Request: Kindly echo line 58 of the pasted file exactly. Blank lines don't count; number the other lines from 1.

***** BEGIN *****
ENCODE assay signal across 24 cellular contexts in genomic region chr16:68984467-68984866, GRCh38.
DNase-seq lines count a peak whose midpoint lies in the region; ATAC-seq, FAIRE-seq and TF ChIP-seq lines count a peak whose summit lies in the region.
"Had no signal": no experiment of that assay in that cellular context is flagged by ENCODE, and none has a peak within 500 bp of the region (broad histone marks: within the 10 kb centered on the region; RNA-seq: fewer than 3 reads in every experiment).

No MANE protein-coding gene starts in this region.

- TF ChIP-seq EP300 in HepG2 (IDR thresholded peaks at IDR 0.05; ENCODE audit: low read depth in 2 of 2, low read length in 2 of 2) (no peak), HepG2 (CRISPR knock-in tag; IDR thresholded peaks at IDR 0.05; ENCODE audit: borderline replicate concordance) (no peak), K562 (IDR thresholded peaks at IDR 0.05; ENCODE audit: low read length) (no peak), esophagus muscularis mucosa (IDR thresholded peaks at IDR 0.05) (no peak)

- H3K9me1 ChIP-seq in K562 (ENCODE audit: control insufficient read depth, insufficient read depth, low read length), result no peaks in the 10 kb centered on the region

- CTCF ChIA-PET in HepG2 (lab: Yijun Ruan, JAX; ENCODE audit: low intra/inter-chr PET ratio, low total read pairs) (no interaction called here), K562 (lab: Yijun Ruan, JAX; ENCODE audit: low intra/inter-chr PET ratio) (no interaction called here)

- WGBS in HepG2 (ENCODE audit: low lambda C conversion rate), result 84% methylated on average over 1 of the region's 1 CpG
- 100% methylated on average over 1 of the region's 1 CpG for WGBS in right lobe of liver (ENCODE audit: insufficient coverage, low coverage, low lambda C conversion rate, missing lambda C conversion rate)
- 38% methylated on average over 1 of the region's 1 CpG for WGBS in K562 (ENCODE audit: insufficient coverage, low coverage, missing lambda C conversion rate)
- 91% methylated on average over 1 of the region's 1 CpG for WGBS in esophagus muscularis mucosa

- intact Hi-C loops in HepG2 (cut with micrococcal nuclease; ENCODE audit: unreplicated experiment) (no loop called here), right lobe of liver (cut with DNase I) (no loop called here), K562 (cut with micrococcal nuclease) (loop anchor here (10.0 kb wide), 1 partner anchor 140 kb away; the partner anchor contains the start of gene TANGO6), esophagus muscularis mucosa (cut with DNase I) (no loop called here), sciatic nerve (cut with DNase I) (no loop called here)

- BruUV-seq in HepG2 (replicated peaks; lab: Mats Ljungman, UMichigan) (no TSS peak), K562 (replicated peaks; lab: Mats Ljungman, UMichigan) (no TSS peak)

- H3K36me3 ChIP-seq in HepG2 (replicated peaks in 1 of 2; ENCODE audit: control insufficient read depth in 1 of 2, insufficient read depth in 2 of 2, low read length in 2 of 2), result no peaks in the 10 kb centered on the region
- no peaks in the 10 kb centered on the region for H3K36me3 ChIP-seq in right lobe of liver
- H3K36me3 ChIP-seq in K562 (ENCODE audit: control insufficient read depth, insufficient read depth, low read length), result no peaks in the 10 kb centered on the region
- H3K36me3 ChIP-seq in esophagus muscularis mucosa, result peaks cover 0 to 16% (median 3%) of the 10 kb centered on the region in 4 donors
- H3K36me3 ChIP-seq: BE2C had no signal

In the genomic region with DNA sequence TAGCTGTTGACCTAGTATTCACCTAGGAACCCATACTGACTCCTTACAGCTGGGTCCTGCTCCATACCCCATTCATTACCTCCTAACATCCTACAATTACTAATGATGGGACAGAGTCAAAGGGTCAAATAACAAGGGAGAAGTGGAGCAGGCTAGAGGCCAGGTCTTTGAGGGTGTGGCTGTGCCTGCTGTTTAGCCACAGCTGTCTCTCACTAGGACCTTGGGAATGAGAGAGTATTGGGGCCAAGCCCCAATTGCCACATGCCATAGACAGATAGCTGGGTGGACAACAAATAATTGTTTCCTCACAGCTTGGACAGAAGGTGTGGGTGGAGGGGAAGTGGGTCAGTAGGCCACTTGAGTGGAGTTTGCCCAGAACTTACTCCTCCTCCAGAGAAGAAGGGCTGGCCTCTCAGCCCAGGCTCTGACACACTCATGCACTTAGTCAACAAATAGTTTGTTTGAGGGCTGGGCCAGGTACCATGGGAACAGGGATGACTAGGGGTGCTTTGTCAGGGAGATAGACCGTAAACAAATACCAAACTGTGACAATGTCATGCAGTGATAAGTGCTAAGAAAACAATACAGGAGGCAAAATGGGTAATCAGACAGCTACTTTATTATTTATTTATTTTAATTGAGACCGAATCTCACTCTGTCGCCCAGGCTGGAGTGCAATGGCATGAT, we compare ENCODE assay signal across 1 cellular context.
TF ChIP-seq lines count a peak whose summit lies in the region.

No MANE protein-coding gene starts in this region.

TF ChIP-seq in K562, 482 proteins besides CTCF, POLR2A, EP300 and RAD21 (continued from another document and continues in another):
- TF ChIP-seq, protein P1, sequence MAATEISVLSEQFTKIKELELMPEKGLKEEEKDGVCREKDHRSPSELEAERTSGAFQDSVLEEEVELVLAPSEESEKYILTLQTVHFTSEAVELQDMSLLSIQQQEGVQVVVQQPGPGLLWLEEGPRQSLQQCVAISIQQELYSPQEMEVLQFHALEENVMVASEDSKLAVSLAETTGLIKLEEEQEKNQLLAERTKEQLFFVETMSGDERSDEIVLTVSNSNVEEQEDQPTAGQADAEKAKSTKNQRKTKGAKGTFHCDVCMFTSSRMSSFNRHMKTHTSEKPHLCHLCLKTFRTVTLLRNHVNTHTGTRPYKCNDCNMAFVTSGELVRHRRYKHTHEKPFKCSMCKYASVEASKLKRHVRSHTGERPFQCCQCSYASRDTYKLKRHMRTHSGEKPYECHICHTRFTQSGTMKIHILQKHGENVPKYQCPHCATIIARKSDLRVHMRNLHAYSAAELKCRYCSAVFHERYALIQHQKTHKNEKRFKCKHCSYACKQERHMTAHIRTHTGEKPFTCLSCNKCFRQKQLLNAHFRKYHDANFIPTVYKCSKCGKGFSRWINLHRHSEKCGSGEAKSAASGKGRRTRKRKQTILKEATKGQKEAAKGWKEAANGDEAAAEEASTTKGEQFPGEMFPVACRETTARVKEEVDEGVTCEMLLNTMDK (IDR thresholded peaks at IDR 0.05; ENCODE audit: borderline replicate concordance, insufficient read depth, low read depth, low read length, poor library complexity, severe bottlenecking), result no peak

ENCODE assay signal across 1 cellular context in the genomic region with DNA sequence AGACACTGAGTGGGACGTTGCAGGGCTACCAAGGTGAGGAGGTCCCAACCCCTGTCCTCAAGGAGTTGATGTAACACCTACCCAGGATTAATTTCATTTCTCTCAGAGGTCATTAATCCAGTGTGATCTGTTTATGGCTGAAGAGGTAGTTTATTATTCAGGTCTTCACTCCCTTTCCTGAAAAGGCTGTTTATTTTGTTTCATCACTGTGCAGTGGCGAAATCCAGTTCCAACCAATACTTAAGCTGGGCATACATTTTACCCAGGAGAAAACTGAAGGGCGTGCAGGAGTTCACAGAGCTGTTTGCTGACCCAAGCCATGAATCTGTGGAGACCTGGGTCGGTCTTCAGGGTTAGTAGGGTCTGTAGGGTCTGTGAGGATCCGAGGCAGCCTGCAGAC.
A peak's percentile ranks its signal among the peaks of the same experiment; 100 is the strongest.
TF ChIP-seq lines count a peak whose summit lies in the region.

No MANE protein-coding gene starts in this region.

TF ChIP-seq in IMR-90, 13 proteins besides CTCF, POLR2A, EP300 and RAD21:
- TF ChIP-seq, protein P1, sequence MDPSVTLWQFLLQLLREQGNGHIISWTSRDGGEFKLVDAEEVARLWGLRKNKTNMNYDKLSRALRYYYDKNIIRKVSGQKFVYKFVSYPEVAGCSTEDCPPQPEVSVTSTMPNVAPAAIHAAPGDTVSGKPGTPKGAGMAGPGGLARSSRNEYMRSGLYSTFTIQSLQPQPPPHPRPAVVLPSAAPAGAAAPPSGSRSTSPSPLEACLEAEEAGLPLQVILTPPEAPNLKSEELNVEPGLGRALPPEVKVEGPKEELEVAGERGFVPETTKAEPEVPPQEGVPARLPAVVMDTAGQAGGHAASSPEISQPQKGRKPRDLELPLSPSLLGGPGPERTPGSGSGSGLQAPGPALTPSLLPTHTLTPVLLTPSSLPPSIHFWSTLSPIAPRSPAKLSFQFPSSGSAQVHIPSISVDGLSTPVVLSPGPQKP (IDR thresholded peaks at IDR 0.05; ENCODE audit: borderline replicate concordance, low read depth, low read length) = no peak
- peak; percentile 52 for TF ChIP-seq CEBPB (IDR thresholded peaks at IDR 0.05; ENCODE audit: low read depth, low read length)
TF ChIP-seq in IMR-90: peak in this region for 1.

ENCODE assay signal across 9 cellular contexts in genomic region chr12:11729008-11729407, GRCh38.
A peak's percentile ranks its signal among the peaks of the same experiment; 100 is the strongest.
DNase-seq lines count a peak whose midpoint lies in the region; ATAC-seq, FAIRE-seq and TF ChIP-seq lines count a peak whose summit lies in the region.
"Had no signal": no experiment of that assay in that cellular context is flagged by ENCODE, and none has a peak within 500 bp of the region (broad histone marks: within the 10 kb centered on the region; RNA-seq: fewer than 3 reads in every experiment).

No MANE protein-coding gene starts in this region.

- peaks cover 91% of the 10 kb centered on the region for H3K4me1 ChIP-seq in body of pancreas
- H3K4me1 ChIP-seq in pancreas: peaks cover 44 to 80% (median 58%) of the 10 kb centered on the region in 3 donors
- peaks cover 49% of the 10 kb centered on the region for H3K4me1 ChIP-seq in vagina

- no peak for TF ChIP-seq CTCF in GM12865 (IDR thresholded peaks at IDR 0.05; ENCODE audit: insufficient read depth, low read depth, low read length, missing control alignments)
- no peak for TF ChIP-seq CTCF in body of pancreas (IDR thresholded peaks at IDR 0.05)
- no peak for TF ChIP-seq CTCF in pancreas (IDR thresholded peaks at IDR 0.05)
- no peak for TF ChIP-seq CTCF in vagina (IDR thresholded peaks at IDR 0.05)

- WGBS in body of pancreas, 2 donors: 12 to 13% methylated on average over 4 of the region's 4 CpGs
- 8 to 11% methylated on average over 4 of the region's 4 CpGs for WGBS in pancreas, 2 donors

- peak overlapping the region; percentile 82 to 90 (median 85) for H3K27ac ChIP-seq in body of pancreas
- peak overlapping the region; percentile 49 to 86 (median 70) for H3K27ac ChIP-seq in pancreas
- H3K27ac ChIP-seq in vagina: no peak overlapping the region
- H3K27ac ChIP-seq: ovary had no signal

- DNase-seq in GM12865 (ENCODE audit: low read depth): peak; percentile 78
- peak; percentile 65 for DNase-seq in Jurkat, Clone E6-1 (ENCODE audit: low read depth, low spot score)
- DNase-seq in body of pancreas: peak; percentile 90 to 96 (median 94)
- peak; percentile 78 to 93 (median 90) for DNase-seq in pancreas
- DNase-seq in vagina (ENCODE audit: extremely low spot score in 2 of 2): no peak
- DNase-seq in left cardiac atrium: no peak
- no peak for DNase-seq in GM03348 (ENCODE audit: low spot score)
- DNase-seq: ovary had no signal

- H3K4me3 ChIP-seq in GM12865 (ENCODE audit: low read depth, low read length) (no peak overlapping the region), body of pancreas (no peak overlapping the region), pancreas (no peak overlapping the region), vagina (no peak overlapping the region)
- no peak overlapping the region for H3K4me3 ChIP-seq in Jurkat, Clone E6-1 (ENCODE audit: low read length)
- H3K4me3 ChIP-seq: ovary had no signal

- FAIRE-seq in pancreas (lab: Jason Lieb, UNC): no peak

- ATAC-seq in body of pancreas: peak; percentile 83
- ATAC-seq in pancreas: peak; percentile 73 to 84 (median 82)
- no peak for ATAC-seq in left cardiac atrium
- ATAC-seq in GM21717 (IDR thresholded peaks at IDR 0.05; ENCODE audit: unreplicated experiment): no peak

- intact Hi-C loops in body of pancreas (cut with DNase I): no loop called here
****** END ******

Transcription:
- H3K4me3 ChIP-seq in GM12865 (ENCODE audit: low read depth, low read length) (no peak overlapping the region), body of pancreas (no peak overlapping the region), pancreas (no peak overlapping the region), vagina (no peak overlapping the region)